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Review: In Pursuit of Miriam by Helen A. Grant

Review:  In Pursuit of Miriam by Helen A. GrantIn Pursuit of Miriam by Helen A. Grant
three-stars
Published by Arrow Publications on August 28th 2014
Genres: Historical
Pages: 243
Format: eBook
amazon b-n
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I received this book for free from in exchange for an honest review. This does not affect my opinion of the book or the content of my review.

This post contains affiliate links you can use to purchase the book. If you buy the book using that link, I will receive a small commission from the sale.


This was a first published novel for Helen Grant. It had a good outline but what this story lack was embellishment. I would have enjoyed reading more conversations and interactions between Miriam and Vincent instead the very short conversations or the general references to “we talked.” Even though Vincent wanted to marry Miriam as a business arrangement, it was hard to acknowledge that she had any appeal to him when they had so little interaction.


In this story, Miriam was in a carriage accident as a toddler where her mother and brother were killed and her legs were so damaged she was left with one leg shorter than the other causing her to limp. Since this was a world before rehab and braces, her leg muscles were weak and she can only walk short distances and dancing wasn’t possible. Although Miriam is described as beautiful, her limp made her overlooked by the ton. It was well known that Miriam’s legs were damaged in an accident, but there was a stigma associated with her limp that even Vincent’s mother warned Vincent before they wed that he would end up with deformed children.

The basic outline of the story was a good skeleton, but I believe that it lacked was any meat. This was a scrawny story on the verge of starvation. Vincent wanted a wife so he could get his inheritance without having to wait until his 25th birthday. He comes up with the grand plan of finding a wife who he could dump at his family’s home in the country while he took his inheritance and continued his lavish lifestyle in London. Miriam’s father died suddenly and her cousin inherited the house. Miriam’s father suggested that the cousin should marry Miriam, but he chose a non-crippled bride-to-be and wanted Miriam out of the house once he was married. Miriam is taken by her aunt to Bath to find a husband. Bath is where the second string of debutantes go who weren’t chosen during their season in London as a last, desperate attempt to find a husband. Vincent notices Miriam (since she is beautiful) but dismisses her once he find out why she is sitting with the old ladies. After the bare-bones conversations, Vincent realizes Miriam isn’t like most of the desperate girls desperate for his money and title and decides Miriam will be perfect for his plan since she obviously would be grateful for his offer.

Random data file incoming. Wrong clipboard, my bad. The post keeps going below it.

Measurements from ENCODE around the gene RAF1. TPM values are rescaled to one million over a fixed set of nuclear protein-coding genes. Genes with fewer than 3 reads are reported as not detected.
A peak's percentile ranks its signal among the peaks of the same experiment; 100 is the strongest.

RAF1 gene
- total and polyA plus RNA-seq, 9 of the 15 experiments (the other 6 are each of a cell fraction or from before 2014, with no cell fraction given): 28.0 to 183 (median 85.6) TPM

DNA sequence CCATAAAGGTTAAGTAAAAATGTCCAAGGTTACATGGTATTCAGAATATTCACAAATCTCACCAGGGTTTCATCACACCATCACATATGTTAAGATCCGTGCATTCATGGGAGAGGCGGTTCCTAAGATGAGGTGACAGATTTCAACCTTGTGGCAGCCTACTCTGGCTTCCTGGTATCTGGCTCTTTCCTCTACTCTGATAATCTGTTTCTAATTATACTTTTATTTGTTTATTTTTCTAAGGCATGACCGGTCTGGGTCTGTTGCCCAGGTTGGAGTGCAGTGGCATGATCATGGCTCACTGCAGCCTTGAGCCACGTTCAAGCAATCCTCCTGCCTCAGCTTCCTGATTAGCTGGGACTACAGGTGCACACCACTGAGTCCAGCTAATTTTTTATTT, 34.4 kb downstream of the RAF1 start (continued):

When I first finished this story, I thought my only complaint was the superficial bond between Miriam and Vincent which was not allowed to really cement. This is one of those stories that the more you think about it, the more problems you find.

Miriam started out very strong. Her father left her money and she wasn’t going to be choosing any husband. She had the money to be independent. She would move out and find her own house. Not only does she turn down Vincent’s proposal, but she turns down another suitor who is much older and unattractive. She comes off with a spine of steel, but after she can’t find a decent house that is within her budget or doesn’t have too many stairs, she starts to buckle and accepts Vincent’s proposal. Although she makes the best of her new life, when Vincent returns to London after the New Year, she indicates she wishes that she knew when Vincent would be returning and that she couldn’t possibly inquire. WHAT?? You’re married. You can’t say — Hey, I want to mark my calendar, when will we see you again, honey? Six weeks? Easter? July?